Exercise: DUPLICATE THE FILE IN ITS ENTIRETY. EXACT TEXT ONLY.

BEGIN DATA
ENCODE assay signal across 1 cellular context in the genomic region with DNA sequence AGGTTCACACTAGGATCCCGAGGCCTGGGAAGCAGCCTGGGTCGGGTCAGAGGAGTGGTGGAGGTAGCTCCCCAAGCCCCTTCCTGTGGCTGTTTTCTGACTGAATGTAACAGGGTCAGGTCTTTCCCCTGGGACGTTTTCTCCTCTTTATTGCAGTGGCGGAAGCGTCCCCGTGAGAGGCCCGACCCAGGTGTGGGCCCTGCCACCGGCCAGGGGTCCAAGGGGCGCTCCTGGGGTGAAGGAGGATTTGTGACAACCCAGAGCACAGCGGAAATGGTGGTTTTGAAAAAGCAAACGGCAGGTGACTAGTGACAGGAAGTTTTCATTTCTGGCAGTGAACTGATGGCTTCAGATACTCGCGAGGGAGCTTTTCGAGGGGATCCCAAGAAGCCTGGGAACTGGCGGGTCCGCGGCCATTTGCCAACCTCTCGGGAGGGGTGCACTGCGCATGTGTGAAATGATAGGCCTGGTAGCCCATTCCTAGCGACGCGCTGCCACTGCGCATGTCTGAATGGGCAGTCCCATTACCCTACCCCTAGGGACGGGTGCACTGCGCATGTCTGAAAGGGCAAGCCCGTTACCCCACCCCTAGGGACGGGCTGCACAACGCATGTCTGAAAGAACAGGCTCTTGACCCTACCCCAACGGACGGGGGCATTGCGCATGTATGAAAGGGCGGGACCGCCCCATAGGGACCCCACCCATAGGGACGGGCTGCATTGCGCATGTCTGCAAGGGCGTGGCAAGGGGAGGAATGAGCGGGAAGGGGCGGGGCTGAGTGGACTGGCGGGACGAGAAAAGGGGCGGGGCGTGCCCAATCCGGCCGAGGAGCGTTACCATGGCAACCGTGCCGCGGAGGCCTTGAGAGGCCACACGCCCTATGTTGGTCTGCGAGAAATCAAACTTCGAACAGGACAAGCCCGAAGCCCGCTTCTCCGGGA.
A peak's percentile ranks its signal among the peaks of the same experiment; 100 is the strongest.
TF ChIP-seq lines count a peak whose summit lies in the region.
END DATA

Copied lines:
ENCODE assay signal across 1 cellular context in the genomic region with DNA sequence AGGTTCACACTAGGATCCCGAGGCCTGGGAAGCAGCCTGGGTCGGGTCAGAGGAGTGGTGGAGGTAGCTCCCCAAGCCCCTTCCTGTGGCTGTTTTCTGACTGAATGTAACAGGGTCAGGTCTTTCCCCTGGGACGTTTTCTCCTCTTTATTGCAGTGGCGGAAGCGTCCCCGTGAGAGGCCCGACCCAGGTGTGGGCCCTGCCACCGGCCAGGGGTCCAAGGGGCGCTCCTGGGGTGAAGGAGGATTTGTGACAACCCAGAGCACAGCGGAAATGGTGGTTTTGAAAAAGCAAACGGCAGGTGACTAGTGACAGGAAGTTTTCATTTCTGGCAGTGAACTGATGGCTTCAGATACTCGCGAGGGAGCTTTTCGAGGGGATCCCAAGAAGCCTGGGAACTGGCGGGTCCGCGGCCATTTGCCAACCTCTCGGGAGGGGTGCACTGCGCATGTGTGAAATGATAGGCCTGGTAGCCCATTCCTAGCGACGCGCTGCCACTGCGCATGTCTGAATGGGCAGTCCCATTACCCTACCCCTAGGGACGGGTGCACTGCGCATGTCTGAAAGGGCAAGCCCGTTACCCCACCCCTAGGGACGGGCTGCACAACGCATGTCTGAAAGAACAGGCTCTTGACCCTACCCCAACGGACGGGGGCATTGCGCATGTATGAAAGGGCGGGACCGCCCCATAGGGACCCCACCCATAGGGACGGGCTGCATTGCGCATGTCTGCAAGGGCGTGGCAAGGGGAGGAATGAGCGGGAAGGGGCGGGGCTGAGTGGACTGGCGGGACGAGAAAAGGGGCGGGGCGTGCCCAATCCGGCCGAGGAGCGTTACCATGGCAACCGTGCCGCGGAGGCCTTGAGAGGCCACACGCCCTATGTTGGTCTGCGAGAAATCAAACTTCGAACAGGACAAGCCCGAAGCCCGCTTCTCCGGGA.
A peak's percentile ranks its signal among the peaks of the same experiment; 100 is the strongest.
TF ChIP-seq lines count a peak whose summit lies in the region.